By Margaret Sullivan, New York Times Public Editor
26 April 2013
” . . . Brooke Kroeger, a New York University journalism professor whose book, “Undercover Reporting: The Truth About Deception,” was published last year, said one of the guiding principles in undercover reporting is that it should not do “unintended harm to persons not in a position to defend themselves.” That certainly was not the case here. (If the subject interests you, see the fascinatingWeb site related to that book for many examples — including the much disputed Food Lion case in which ABC journalists became employees of a supermarket chain and exposed unsavory practices.)
“She argued that undercover and surreptitious reporting has produced some of the most impressive and important work in the history of journalism. On a much larger scale, think of the Washington Post’s exposé of the horrendous practices at Walter Reed Army Medical Center.
“She also noted, and I agree, that readers should have known more about what happened than the cryptic sentence about a reporter asked to leave. For one thing, which New York Times reporter? A paragraph of clear explanation would have added the necessary transparency.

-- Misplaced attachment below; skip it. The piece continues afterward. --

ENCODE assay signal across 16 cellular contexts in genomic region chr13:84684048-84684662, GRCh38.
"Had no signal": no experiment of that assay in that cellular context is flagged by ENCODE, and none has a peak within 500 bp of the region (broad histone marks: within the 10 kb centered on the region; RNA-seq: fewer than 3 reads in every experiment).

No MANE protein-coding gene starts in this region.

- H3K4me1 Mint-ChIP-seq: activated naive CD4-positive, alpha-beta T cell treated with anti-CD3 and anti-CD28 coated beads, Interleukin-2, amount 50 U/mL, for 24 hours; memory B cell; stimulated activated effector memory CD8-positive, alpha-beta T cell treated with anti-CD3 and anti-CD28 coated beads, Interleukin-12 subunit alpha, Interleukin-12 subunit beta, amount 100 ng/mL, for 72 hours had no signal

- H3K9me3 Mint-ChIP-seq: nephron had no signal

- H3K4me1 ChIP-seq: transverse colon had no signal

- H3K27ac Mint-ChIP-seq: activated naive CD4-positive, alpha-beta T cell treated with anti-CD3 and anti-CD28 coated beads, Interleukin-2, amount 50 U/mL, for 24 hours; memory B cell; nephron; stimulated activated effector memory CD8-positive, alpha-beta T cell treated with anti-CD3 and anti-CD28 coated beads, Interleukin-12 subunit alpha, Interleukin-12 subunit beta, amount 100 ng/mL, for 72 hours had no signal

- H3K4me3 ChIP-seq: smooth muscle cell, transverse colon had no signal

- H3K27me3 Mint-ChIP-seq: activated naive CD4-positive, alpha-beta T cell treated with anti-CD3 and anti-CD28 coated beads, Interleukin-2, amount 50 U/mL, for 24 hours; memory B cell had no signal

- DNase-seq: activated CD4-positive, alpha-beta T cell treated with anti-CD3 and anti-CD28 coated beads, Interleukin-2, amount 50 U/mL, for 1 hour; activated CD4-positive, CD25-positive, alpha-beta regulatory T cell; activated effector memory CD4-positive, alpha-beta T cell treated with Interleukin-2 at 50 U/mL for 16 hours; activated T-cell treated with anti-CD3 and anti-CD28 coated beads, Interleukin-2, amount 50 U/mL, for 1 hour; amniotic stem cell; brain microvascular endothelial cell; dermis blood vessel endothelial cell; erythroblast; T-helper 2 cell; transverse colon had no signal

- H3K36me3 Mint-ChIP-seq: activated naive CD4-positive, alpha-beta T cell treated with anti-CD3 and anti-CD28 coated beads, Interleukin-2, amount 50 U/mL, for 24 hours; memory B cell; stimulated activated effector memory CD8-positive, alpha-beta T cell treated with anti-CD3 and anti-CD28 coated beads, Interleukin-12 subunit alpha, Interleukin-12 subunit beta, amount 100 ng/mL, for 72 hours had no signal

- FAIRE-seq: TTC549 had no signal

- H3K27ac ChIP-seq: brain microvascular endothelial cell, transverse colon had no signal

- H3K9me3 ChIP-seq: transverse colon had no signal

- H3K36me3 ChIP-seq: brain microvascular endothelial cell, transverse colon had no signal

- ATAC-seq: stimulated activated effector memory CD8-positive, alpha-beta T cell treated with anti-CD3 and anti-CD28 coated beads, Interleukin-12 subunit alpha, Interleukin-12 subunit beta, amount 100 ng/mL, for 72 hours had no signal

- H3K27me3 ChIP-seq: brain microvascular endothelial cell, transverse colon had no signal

“I would see this case far differently if a Times reporter had been eavesdropping on a private citizen for a salacious story or had illegally broken into a private home. That would be unacceptable — but it wasn’t what happened.
“My conclusion: Given the buttoned-down, scrubbed-up way politicians present themselves, it’s challenging for reporters to get under the surface. And it’s important for citizens that they do.
“What Mr. Lipton did should not become an everyday practice. But – seen in this wider context – it’s not only pretty small stuff, but also reflects some journalistic initiative that serves Times readers well.”
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